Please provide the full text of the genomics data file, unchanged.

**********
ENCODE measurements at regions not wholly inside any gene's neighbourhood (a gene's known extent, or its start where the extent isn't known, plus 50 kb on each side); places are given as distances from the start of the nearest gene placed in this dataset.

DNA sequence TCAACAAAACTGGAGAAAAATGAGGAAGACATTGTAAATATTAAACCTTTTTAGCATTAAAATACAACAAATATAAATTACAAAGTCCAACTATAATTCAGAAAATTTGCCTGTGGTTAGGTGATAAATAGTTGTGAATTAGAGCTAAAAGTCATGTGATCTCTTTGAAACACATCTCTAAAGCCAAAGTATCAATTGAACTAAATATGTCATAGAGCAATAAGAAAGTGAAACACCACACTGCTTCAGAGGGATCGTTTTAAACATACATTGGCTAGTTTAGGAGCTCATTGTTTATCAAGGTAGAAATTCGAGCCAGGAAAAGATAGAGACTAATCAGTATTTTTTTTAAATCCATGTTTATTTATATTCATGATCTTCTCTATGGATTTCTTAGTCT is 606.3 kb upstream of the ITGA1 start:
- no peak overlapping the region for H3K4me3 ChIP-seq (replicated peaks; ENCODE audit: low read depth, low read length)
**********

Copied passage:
ENCODE measurements at regions not wholly inside any gene's neighbourhood (a gene's known extent, or its start where the extent isn't known, plus 50 kb on each side); places are given as distances from the start of the nearest gene placed in this dataset.

DNA sequence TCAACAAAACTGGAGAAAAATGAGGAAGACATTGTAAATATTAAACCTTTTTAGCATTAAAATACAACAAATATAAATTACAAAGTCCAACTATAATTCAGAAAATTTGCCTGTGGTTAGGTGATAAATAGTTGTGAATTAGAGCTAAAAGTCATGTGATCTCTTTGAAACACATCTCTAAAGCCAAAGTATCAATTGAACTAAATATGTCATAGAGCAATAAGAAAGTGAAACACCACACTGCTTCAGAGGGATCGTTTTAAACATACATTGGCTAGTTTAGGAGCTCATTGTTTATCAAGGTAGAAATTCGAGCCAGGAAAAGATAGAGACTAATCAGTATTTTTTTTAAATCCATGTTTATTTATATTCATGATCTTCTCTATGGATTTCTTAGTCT is 606.3 kb upstream of the ITGA1 start:
- no peak overlapping the region for H3K4me3 ChIP-seq (replicated peaks; ENCODE audit: low read depth, low read length)